‘SNP Hate Crime Bill flouts international human rights law’

Jacob Mchangama, Director of Justitia

The Scottish Government’s Hate Crime Bill flouts international human rights law and poses a “dire risk” to freedom of expression”, according to Danish legal experts.

Justitia, an international judicial think tank based in Copenhagen, warns that draft ‘stirring up hatred’ offences in Part 2 of the Hate Crime and Public Order (Scotland) Bill breach the terms of the International Covenant on Civil and Political Rights (ICCPR).

‘Low threshold’

In written evidence to the Scottish Parliament’s Justice Committee, Justitia explains that UN member states can legislate against ‘incitement to hatred’ under the terms of the ICCPR. The treaty, agreed by UN member states in 1966 and adopted in 1976, states that “any advocacy of national, racial or religious hatred that constitutes incitement to discrimination, hostility or violence shall be prohibited by law”.

However, the UN also stresses that the threshold for the types of expression that fall under incitement to hatred laws must be “high and solid”. Criticising the Scottish Government’s plans, Justitia states: “in terms of stirring up hatred, the present Bill endorses a much lower threshold than what is set out at an international and European level”.

Underlining this point, Justitia notes that under the UN’s ‘Rabat Plan of Action’, states are encouraged to adopt a six-point threshold test for stirring up hatred offences that takes into account: the social and political context; the status of the speaker; intent to incite the audience against a target group; the content and form of the speech; the extent of its dissemination; and the likelihood of harm, including imminence.

The Scottish Government’s ‘stirring up’ provisions only encompass two of these six points: the content and form of the speech (“threatening or abusive” speech will be caught); and intent to incite the audience against a target group (“intent” is to be required).

‘Disproportionate’ 7-year sentence

Justitia describes the maximum seven year sentence attached to the ‘stirring up hatred’ provisions as “disproportionate”. It notes that under human rights law: “States must avoid resorting to criminal proceedings”. If criminal measures are to be adopted, they must “respond to the impugned speech ‘appropriately and without excess to such remarks’”.

The group also questions whether criminalisation is an effective tool for countering prejudicial attitudes in society at all; “does silencing expression and enhancing punishment due to ‘ill-will’ contribute to social cohesion and the empowerment of minorities?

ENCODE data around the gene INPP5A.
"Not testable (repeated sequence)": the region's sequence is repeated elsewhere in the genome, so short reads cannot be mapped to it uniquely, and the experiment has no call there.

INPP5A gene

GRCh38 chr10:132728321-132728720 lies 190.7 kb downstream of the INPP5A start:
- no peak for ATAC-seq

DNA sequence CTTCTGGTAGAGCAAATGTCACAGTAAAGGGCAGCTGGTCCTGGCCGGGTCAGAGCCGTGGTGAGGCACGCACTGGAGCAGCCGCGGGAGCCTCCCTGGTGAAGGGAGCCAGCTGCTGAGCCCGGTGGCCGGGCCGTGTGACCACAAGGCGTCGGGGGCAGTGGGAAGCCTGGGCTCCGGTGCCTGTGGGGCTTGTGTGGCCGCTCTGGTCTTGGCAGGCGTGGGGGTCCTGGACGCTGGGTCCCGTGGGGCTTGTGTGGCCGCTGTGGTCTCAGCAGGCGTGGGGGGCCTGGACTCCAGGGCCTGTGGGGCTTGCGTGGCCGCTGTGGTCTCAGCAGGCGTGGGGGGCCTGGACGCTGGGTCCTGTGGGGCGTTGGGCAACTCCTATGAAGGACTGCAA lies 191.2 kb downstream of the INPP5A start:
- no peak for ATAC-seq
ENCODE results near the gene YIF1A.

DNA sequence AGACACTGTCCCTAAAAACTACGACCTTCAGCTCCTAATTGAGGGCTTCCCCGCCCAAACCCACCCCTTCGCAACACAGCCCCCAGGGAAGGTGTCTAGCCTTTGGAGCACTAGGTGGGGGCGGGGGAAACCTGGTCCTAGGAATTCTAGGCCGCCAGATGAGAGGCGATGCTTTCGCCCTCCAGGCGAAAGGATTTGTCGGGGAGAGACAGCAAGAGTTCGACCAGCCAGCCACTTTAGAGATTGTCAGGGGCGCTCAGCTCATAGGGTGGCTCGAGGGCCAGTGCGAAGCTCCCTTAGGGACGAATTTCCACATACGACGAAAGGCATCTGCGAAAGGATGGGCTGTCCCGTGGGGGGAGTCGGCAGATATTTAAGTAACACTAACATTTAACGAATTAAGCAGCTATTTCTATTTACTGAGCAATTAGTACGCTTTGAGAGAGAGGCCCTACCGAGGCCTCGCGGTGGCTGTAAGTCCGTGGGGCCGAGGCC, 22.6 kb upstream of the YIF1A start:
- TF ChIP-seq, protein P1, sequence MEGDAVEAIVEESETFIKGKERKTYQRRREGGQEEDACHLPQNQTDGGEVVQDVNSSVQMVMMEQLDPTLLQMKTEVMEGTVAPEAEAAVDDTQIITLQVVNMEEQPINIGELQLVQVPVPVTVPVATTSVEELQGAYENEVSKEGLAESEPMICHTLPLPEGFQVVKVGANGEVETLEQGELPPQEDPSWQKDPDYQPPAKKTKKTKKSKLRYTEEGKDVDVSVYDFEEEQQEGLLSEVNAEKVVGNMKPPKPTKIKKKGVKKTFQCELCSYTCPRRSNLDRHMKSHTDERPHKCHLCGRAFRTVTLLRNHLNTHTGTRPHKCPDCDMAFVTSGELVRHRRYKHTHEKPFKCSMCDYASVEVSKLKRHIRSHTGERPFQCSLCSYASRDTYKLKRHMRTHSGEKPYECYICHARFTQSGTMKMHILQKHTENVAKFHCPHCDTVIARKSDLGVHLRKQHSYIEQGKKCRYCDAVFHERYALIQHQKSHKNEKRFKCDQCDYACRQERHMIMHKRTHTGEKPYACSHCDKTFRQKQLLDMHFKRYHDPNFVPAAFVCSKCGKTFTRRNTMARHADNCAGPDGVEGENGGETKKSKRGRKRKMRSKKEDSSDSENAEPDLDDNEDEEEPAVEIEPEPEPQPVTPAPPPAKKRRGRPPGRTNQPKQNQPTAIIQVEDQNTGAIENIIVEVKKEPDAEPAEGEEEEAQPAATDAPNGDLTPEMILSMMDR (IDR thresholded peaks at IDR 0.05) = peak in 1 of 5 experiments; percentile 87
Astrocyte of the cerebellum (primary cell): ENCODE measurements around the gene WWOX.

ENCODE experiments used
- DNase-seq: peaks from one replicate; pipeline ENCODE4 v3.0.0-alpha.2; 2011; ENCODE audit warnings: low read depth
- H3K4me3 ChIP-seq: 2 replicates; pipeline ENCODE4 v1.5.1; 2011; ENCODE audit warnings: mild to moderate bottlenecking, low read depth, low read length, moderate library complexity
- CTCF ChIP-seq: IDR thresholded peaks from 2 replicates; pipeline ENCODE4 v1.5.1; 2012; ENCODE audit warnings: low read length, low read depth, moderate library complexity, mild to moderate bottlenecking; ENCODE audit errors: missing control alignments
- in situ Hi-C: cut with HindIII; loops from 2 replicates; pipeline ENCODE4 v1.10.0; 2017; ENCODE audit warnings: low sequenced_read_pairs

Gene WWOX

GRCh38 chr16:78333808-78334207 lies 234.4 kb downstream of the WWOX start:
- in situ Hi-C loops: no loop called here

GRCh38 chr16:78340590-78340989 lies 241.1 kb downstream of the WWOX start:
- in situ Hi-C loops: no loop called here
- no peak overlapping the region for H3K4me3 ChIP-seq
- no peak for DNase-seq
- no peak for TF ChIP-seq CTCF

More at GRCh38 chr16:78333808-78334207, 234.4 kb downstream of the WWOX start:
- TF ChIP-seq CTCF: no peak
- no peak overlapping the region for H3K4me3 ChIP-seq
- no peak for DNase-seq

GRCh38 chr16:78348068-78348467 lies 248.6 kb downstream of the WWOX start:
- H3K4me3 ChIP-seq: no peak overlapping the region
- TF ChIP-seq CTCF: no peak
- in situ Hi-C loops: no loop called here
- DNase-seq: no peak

“We believe that there is no substantial evidence that points to this… in addition to the real possibility of the law’s use in majoritarian terms, render the Bill, in part and in whole, a step backwards in terms of the liberalization of democracy and the sincere and real participation of all members of society in society.”

The group concludes that the Scottish Government should adopt other, non-punitive approaches to tackling hatred in society: “the government should invest in tackling conscious and unconscious biases and power structures which are subsequently manifested in speech and acts. Such measures could include awareness raising, education, inter-group dialogue and positive measures for the empowerment of minorities”.

Justitia comment

Jacob Mchgangama, Director of Justitia, told Free to Disagree:

“The bill is overly broad, placing freedom of expression at dire risk without due regard to the ramifications on the functioning of a liberal democracy.”

He added: “We also worry about the impact such a law would have on minorities who may, in fact, be silenced by the laws that are trying to protect them. This results from the broadness of the Bill, which makes things very unclear in terms of what one can or cannot say.”

“Instead of focusing on creating very low thresholds for forbidden speech, the Scottish Government should revisit the problem of hatred in society through means such as education, counter-narrative and social development. “

Free to Disagree comment

Spokesman for the Free to Disagree campaign Jamie Gillies commented:

“This critique of the government’s hate crime plans by human rights experts should be a major concern for Ministers. If they fail to address remaining problems with the Hate Crime Bill, we will see civil rights undermined in Scotland in a manner proscribed by international conventions.

“It’s vital that Ministers listen to remaining concerns on the ‘stirring up’ provisions and act to address them. As we’ve said previously, the simplest way to avoid an erosion of free speech is to remove Part 2 of the Hate Crime Bill altogether. Tackling hatred can be achieved in other ways that don’t threaten the civil liberties of all Scottish citizens.”